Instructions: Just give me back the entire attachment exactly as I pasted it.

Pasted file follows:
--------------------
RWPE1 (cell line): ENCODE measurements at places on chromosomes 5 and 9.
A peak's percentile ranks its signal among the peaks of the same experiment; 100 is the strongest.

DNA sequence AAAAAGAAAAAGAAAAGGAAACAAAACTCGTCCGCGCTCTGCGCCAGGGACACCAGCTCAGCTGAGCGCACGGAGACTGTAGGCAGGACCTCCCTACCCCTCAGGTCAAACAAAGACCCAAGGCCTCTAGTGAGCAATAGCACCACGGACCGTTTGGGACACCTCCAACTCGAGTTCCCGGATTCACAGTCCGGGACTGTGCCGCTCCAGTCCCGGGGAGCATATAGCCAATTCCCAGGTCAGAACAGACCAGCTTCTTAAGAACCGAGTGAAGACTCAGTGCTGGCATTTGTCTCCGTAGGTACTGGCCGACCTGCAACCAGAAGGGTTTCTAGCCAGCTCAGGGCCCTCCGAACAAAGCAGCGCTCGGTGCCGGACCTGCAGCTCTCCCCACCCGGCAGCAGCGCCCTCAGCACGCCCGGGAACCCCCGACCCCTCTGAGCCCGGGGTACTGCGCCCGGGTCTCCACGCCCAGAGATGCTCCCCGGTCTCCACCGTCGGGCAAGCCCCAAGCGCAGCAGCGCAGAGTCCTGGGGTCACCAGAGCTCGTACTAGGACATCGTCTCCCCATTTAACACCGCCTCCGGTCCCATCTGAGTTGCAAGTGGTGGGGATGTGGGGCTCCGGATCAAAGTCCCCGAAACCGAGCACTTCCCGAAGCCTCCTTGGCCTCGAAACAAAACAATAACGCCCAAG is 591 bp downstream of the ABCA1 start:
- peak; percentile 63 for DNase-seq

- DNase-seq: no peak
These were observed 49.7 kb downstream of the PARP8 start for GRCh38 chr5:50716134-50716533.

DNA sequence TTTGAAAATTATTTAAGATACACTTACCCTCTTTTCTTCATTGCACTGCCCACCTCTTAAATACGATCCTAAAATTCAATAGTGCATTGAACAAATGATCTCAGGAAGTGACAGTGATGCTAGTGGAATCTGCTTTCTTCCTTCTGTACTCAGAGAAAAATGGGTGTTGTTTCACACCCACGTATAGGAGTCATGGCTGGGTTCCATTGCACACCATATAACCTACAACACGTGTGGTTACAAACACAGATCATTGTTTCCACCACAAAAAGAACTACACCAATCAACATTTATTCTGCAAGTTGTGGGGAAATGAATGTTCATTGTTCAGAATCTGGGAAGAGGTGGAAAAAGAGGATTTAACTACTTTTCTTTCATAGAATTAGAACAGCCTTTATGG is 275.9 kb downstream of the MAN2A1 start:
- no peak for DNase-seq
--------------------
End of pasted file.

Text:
RWPE1 (cell line): ENCODE measurements at places on chromosomes 5 and 9.
A peak's percentile ranks its signal among the peaks of the same experiment; 100 is the strongest.

DNA sequence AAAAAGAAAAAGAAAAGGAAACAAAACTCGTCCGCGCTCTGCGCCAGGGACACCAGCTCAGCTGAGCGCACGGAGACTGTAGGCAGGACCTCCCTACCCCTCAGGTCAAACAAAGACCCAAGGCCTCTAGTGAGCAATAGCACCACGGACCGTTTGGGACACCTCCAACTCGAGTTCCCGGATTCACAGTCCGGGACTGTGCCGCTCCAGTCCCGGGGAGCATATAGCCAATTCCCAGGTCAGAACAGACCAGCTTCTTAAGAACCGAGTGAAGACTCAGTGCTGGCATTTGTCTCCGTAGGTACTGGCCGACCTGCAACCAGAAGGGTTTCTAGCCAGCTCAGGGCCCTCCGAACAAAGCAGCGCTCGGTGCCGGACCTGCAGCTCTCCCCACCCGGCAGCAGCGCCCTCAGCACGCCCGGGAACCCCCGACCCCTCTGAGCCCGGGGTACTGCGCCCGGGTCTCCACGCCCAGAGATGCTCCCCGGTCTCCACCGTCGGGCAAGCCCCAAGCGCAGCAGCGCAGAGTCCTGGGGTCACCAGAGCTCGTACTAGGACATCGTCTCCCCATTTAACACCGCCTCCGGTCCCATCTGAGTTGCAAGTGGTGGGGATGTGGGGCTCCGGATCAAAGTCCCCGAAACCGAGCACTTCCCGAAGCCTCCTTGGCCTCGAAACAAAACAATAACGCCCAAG is 591 bp downstream of the ABCA1 start:
- peak; percentile 63 for DNase-seq

- DNase-seq: no peak
These were observed 49.7 kb downstream of the PARP8 start for GRCh38 chr5:50716134-50716533.

DNA sequence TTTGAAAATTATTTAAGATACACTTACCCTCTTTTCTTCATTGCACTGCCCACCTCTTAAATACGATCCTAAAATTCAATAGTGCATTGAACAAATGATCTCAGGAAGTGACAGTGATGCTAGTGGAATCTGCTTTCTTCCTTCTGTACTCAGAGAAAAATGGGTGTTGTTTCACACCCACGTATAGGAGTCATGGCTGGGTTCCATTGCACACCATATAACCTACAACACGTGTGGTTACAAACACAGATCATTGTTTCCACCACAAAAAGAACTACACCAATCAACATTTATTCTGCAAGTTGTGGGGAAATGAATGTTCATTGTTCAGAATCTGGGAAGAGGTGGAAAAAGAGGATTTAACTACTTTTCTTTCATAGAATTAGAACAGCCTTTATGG is 275.9 kb downstream of the MAN2A1 start:
- no peak for DNase-seq